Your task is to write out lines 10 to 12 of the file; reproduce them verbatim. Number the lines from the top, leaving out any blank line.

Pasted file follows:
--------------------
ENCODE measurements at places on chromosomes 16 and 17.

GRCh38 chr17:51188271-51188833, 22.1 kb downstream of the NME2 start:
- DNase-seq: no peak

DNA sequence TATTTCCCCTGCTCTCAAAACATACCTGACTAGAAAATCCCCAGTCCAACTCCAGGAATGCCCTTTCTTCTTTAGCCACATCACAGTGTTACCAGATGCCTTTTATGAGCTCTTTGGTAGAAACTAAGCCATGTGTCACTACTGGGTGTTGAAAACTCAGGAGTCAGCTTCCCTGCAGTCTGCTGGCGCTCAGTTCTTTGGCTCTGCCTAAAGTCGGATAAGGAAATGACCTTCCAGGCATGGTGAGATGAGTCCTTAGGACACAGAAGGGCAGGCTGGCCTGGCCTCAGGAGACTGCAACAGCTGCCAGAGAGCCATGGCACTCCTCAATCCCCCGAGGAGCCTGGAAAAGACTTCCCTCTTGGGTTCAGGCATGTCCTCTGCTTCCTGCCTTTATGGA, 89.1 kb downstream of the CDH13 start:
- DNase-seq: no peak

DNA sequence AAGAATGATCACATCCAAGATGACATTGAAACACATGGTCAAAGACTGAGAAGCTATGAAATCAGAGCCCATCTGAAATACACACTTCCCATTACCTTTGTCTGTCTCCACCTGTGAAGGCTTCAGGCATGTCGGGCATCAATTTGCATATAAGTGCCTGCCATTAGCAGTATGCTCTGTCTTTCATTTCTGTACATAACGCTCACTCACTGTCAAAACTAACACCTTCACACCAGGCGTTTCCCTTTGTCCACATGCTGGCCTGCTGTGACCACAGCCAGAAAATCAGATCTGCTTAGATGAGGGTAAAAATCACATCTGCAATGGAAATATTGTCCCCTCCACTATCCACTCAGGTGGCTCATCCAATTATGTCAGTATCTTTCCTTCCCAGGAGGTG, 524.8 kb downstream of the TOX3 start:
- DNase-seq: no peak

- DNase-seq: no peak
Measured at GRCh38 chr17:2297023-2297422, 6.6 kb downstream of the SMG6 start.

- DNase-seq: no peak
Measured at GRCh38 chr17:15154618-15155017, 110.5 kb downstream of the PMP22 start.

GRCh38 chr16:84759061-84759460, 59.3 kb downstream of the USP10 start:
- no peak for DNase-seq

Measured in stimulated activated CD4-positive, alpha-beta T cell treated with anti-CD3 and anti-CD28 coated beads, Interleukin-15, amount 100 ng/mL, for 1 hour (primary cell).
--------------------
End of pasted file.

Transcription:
- DNase-seq: no peak
Measured at GRCh38 chr17:15154618-15155017, 110.5 kb downstream of the PMP22 start.

GRCh38 chr16:84759061-84759460, 59.3 kb downstream of the USP10 start: